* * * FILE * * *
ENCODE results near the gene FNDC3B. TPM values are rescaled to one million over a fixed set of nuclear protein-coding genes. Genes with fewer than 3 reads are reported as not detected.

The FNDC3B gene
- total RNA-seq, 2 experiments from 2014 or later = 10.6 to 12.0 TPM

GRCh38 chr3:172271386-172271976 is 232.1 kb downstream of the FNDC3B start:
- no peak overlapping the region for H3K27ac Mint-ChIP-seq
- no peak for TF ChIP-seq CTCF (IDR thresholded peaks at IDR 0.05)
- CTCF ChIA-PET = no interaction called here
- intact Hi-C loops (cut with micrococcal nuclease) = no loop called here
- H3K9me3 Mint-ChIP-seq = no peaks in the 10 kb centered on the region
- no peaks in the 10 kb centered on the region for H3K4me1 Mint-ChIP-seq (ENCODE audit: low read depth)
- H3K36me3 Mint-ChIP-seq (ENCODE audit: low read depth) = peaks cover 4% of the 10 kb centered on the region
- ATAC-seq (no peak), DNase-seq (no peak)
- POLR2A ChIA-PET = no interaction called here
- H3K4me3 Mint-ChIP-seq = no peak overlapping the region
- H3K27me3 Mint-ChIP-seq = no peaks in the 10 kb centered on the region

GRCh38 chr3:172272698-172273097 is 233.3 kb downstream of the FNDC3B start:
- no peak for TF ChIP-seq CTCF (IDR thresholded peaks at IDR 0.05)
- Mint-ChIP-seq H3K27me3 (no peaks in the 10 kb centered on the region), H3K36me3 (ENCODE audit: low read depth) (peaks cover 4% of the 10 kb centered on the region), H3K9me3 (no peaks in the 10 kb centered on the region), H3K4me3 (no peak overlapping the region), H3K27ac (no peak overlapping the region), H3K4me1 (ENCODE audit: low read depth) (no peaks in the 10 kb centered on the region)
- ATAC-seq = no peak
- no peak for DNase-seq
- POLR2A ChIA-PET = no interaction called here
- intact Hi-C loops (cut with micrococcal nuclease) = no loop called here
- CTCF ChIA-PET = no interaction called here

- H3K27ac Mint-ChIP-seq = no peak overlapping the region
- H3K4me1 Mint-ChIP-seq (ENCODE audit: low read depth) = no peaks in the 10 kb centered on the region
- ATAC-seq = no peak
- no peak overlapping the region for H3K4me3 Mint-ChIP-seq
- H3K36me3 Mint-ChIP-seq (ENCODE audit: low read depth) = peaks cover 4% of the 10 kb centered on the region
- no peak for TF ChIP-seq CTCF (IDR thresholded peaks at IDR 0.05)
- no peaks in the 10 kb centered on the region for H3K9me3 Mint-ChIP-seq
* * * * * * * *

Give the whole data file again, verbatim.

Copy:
ENCODE results near the gene FNDC3B. TPM values are rescaled to one million over a fixed set of nuclear protein-coding genes. Genes with fewer than 3 reads are reported as not detected.

The FNDC3B gene
- total RNA-seq, 2 experiments from 2014 or later = 10.6 to 12.0 TPM

GRCh38 chr3:172271386-172271976 is 232.1 kb downstream of the FNDC3B start:
- no peak overlapping the region for H3K27ac Mint-ChIP-seq
- no peak for TF ChIP-seq CTCF (IDR thresholded peaks at IDR 0.05)
- CTCF ChIA-PET = no interaction called here
- intact Hi-C loops (cut with micrococcal nuclease) = no loop called here
- H3K9me3 Mint-ChIP-seq = no peaks in the 10 kb centered on the region
- no peaks in the 10 kb centered on the region for H3K4me1 Mint-ChIP-seq (ENCODE audit: low read depth)
- H3K36me3 Mint-ChIP-seq (ENCODE audit: low read depth) = peaks cover 4% of the 10 kb centered on the region
- ATAC-seq (no peak), DNase-seq (no peak)
- POLR2A ChIA-PET = no interaction called here
- H3K4me3 Mint-ChIP-seq = no peak overlapping the region
- H3K27me3 Mint-ChIP-seq = no peaks in the 10 kb centered on the region

GRCh38 chr3:172272698-172273097 is 233.3 kb downstream of the FNDC3B start:
- no peak for TF ChIP-seq CTCF (IDR thresholded peaks at IDR 0.05)
- Mint-ChIP-seq H3K27me3 (no peaks in the 10 kb centered on the region), H3K36me3 (ENCODE audit: low read depth) (peaks cover 4% of the 10 kb centered on the region), H3K9me3 (no peaks in the 10 kb centered on the region), H3K4me3 (no peak overlapping the region), H3K27ac (no peak overlapping the region), H3K4me1 (ENCODE audit: low read depth) (no peaks in the 10 kb centered on the region)
- ATAC-seq = no peak
- no peak for DNase-seq
- POLR2A ChIA-PET = no interaction called here
- intact Hi-C loops (cut with micrococcal nuclease) = no loop called here
- CTCF ChIA-PET = no interaction called here

- H3K27ac Mint-ChIP-seq = no peak overlapping the region
- H3K4me1 Mint-ChIP-seq (ENCODE audit: low read depth) = no peaks in the 10 kb centered on the region
- ATAC-seq = no peak
- no peak overlapping the region for H3K4me3 Mint-ChIP-seq
- H3K36me3 Mint-ChIP-seq (ENCODE audit: low read depth) = peaks cover 4% of the 10 kb centered on the region
- no peak for TF ChIP-seq CTCF (IDR thresholded peaks at IDR 0.05)
- no peaks in the 10 kb centered on the region for H3K9me3 Mint-ChIP-seq